Our tax records are going digital with the launch of the first batch of online personal tax accounts.
Similar to online banking, these digital accounts will allow people to see their tax details and make payments in real time. It’ll also be easier to contact HMRC through services like webchats and a virtual assistant, which will hopefully minimise issues with customer complaints.
The new service is being phased in, so that all personal taxpayers will have digital accounts by next year, as well as five million small businesses. Two million businesses already use one.
Handling tax payments digitally should, in theory, stop the build-up of overdue tax or refunds owed at the end of each financial year.
HMRC has been criticised recently for taking too long to answer the phone and advising taxpayers to contact them through Twitter instead.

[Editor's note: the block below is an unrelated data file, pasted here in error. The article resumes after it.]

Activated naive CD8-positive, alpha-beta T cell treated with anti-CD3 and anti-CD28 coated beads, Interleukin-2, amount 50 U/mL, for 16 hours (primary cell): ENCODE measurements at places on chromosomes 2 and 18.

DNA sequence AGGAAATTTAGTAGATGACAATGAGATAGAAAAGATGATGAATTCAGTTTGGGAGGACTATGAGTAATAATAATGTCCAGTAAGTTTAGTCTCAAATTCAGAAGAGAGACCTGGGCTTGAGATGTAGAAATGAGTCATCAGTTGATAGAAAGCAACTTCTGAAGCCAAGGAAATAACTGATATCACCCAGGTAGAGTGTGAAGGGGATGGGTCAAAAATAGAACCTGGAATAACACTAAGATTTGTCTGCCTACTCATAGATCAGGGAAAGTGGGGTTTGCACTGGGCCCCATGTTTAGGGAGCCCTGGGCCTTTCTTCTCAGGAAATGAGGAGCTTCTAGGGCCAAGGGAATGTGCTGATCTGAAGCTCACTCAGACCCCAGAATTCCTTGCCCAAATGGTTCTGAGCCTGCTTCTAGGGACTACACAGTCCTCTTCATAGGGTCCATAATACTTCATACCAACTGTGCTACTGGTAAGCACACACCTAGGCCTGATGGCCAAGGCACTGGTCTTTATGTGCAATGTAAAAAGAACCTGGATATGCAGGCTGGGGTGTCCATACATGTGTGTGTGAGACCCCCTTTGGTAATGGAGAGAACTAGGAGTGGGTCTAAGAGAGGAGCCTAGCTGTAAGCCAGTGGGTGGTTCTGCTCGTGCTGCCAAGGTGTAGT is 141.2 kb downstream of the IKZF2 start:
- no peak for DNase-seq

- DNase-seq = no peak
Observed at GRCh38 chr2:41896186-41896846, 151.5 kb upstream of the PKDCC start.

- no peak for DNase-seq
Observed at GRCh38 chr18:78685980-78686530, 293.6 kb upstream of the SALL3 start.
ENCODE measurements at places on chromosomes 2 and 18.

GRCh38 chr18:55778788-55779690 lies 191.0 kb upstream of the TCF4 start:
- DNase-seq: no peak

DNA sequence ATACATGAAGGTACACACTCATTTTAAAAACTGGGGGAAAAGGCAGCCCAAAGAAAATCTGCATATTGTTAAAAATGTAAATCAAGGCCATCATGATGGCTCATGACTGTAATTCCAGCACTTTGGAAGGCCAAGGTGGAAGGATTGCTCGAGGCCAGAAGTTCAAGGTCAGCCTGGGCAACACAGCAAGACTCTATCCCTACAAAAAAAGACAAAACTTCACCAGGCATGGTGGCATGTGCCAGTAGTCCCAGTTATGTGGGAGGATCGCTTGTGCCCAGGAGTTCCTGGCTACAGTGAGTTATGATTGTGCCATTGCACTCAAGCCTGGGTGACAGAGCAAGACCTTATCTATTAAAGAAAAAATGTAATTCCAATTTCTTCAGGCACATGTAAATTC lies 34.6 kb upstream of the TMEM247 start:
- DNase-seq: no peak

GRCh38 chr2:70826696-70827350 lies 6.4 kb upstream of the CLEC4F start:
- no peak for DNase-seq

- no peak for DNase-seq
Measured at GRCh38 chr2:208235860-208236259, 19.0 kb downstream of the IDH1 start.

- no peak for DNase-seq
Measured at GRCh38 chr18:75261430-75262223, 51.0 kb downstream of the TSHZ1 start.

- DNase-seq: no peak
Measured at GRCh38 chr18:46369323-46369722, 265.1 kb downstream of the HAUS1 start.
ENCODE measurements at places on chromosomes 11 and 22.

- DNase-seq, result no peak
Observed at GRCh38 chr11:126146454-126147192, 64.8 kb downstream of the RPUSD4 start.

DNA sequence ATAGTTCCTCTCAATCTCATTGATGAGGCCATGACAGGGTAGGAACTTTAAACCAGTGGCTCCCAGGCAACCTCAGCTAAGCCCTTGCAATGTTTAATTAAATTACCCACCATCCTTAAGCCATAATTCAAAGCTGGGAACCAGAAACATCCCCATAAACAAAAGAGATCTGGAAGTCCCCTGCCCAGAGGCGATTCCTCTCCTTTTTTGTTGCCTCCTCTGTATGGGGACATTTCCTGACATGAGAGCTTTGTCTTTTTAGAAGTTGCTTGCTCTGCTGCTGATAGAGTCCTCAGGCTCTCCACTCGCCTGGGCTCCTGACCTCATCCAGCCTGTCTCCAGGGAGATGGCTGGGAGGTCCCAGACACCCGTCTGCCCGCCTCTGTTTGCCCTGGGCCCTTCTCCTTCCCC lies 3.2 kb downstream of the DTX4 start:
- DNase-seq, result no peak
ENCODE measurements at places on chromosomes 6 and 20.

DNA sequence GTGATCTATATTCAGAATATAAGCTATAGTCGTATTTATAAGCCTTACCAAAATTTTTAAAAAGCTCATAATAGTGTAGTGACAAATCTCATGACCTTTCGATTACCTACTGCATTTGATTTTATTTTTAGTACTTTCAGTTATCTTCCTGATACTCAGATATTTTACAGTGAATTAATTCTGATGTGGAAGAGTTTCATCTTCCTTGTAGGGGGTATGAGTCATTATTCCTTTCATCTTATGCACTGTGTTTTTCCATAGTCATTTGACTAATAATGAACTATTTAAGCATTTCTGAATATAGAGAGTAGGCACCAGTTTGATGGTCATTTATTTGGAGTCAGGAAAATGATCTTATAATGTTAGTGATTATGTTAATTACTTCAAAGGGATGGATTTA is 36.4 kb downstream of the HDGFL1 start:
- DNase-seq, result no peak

HMRC wants to put all of the information it has on taxpayers into one place, including data from employers, banks, building societies and other government departments.
It’ll eventually eliminate the current annual tax return for most taxpayers.
David Gauke, the Financial Secretary to the Treasury, said: “Giving customers the ability to manage their tax affairs online is our latest step towards a fully digital tax system. This government is determined to revolutionise how we deliver public services and the tax system is no exception”
New headache for landlords and the self-employed
From 2018, self-employed people and landlords will have to update HMRC every quarter if this activity is their primary source of income. Even if it’s their secondary income, so long as it is worth more than £10,000 and the main income is from employment or from a pension, they’ll also have to update quarterly.